What Are BCAAs—and How Do They Affect Your Workouts?

What if there was a secret sauce that could help you recover faster from your workouts—so you could crush it even harder next time? Well, that pretty much already exists—we’re talking about BCAAs, or branched-chain amino acids. If your workouts are intense—say a grueling round of HIIT that leaves you sore for days—BCAAs could raise your fitness game a notch and even help torch fat. Here’s what you need to know about how to incorporate these muscle menders into your diet.

What Are BCAAs?
When your glycogen stores run low, your body relies on the three types of BCAAs (leucine, isoleucine, and valine) for fuel, explains Lauren Simmons, R.D., C.S.C.S., of Core Dynamics. The catch: Your body can’t produce BCAAs on its own, so you’ll need to get them from your diet.

And here’s why it’s worth loading up on this nutrient: Especially when eaten around your workout, “BCAAs can help promote muscle growth and repair and reduce muscle soreness after exercise,” says Isabel Smith, R.D. Simmons warns, however, that while they may make you feel less tired after a workout, they won’t improve athletic performance. (Hit the reset button—and burn fat like crazy with The Body Clock Diet!)

“I’d recommend BCAAs for strength and interval training, rather than 30 a minute jaunt on the elliptical.”

In addition to making your workouts more efficient, some studies have found that the BCAA leucine, specifically, may help you feel more full by improving sensitivity to the hunger hormone leptin, explains Smith. Other research indicates that leucine could help promote fat burning and balance your blood sugar levels. And that’s important because imbalanced blood sugar levels can lead to weight gain, Smith says.

When to Eat BCAAs
BCAAs aren’t necessary for every workout. But during intense exercise, your muscles tear slightly and then repair, growing stronger in the process—and that’s when you need BCAAs. “I’d recommend BCAAs for strength and interval training, rather than 30 a minute jaunt on the elliptical,” says Smith.

“More than anything, it’s about timing. It’s most important to plan to eat BCAAs around your training session.”

Your BCAA needs depend on a number of factors, including your size and the intensity of your workouts, which is why it’s a good idea to talk to an expert before making any drastic changes to your diet. If you’re just getting started or looking for a bit of a boost, Smith suggests timing your meals around your workouts, so you eat within about an hour of finishing your sweat sesh. “It’s worth trying to see if you have more energy and less fatigue and soreness,” she says.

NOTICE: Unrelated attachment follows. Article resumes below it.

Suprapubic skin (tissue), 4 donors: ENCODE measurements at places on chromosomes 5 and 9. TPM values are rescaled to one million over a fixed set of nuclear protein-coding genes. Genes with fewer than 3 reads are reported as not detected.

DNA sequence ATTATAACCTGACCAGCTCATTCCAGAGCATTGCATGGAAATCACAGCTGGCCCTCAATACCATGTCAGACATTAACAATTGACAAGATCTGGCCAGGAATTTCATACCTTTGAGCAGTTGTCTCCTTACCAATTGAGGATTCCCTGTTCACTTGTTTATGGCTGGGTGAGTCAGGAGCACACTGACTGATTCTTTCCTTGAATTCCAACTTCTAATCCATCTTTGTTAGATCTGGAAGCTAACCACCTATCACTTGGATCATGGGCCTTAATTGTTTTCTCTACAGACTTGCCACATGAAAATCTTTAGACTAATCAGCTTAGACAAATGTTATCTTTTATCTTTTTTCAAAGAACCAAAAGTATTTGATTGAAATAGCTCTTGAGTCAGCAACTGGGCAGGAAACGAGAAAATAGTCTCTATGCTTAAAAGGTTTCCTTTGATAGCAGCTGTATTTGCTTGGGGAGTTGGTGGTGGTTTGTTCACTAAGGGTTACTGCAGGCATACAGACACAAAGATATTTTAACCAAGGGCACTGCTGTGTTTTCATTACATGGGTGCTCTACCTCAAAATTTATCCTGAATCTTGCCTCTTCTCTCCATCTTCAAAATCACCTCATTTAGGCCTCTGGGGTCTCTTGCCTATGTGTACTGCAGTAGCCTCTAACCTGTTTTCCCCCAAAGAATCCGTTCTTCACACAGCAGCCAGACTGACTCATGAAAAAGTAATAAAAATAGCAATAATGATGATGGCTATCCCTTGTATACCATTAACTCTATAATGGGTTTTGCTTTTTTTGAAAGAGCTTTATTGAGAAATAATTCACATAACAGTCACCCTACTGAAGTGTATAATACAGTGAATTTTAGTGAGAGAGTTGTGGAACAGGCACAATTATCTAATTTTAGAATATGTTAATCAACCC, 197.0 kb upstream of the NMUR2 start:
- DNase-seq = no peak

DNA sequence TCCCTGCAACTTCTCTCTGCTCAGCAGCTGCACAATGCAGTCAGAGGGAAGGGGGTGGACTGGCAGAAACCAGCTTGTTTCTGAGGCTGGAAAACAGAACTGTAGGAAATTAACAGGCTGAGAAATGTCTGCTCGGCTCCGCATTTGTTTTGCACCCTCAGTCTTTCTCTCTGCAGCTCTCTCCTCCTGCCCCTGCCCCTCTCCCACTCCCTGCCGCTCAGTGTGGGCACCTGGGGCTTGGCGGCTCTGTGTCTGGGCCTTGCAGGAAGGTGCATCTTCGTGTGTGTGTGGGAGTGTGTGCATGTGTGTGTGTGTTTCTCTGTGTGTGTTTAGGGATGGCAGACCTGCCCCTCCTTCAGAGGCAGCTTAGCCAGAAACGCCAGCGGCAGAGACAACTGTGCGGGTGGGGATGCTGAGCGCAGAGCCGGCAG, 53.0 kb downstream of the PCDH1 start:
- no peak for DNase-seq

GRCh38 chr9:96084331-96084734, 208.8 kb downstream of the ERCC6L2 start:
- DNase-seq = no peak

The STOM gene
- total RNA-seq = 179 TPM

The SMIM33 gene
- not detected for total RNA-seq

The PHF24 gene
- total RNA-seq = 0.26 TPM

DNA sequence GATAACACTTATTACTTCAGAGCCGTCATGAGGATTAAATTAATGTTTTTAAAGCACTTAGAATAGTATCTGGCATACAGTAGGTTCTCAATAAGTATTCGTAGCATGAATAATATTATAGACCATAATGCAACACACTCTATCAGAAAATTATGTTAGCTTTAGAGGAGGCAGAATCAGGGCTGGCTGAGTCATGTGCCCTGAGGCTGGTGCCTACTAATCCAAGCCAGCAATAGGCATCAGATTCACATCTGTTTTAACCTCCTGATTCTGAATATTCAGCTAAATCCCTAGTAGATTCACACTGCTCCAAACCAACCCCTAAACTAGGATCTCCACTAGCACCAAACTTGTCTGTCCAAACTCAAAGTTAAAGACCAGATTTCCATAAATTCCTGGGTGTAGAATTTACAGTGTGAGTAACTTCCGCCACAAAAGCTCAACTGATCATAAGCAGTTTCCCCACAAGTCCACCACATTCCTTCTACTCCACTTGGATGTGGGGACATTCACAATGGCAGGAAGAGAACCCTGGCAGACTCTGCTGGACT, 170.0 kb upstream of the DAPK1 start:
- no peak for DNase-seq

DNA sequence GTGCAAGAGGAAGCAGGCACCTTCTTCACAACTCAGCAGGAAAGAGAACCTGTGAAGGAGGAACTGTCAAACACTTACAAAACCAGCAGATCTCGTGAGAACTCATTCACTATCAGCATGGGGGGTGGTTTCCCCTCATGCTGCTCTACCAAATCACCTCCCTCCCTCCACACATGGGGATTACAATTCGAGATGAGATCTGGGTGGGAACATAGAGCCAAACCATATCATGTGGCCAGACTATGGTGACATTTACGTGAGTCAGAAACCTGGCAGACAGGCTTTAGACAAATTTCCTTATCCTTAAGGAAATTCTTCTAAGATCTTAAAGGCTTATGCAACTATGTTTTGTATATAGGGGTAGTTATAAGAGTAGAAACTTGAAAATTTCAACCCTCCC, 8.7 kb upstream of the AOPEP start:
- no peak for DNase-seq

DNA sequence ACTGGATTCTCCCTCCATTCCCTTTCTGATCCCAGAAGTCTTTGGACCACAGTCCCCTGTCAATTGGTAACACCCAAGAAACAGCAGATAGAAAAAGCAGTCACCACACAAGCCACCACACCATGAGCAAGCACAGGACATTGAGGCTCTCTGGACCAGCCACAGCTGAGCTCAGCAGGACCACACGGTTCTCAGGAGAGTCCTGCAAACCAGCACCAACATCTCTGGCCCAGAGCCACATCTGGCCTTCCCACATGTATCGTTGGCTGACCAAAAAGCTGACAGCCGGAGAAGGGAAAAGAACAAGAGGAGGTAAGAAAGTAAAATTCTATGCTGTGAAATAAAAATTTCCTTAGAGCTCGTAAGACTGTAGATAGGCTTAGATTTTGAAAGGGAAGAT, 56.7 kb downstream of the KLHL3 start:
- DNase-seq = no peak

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How Much Is Enough?
Research shows that a three- to five-gram serving of BCAAs is a good amount for most women, says Smith. You can get that by consuming a three to four-ounce serving of cooked animal protein. “More than anything, it’s about timing. It’s most important to plan to eat BCAAs around your training session, ” she says.

These foods each contain all three types of BCAAs in one serving:

  • Chicken breast
  • Lean beef
  • Flank steak
  • Canned tuna
  • Wild salmon
  • Haddock
  • Cod
  • Whitefish
  • Trout
  • Turkey breast
  • Eggs (3)
  • Lowfat Greek yogurt (1 cup)

Simmons notes that brown rice, quinoa, chickpeas, lima beans, whole wheat, peanuts, brazil nuts and almonds all contain decent amounts of BCAAs, too.

What About BCAA Supplements?
If you don’t eat meat or just don’t like chicken all that much, experts agree there are lots of good lower-calorie supplements, many of which are made with vegetarian-friendly whey protein or soy protein isolate. Plus, Simmons notes that liquid supplements take effect faster, since they don’t have to be digested like whole foods—making them a good option if you want to get a BCAA boost before your workout but don’t like exercising with food in your stomach.

If you decide to go the supplement route, both dieticians recommend opting for one with a third-party certification by a reputable group like NSF or Informed Choice. (That’ll help ensure that your supplements aren’t fake.) Simmons says to look for a ratio of 2:1:1 or 3:1:1 of leucine/isoleucine/valine. Smith also suggests checking the label and opting for a “clean” product without added chemicals, sweeteners, or dyes.

Just check in with your doctor or a dietician before scooping. “I don’t think women should start chugging BCAA supplements unless they’re doing it in a targeted way,” says Smith.

via What Are BCAAs—and How Do They Affect Your Workouts?

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